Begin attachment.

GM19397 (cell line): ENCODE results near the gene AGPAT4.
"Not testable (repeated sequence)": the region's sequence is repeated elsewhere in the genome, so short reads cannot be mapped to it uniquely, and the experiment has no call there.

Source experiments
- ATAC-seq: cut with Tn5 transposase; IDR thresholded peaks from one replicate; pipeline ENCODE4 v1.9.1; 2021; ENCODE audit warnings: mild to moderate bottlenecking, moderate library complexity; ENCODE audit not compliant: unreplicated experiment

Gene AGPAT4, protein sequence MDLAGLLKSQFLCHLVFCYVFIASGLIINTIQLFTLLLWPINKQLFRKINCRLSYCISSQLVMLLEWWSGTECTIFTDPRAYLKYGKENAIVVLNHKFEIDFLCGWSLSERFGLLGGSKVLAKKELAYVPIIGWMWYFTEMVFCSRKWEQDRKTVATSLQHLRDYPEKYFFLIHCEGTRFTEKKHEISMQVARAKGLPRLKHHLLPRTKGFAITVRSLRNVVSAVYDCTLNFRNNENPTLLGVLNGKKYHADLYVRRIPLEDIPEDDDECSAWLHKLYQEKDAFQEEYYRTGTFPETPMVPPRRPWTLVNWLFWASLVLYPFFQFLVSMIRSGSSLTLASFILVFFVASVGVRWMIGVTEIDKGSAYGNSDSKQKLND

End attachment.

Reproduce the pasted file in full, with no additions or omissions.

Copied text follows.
GM19397 (cell line): ENCODE results near the gene AGPAT4.
"Not testable (repeated sequence)": the region's sequence is repeated elsewhere in the genome, so short reads cannot be mapped to it uniquely, and the experiment has no call there.

Source experiments
- ATAC-seq: cut with Tn5 transposase; IDR thresholded peaks from one replicate; pipeline ENCODE4 v1.9.1; 2021; ENCODE audit warnings: mild to moderate bottlenecking, moderate library complexity; ENCODE audit not compliant: unreplicated experiment

Gene AGPAT4, protein sequence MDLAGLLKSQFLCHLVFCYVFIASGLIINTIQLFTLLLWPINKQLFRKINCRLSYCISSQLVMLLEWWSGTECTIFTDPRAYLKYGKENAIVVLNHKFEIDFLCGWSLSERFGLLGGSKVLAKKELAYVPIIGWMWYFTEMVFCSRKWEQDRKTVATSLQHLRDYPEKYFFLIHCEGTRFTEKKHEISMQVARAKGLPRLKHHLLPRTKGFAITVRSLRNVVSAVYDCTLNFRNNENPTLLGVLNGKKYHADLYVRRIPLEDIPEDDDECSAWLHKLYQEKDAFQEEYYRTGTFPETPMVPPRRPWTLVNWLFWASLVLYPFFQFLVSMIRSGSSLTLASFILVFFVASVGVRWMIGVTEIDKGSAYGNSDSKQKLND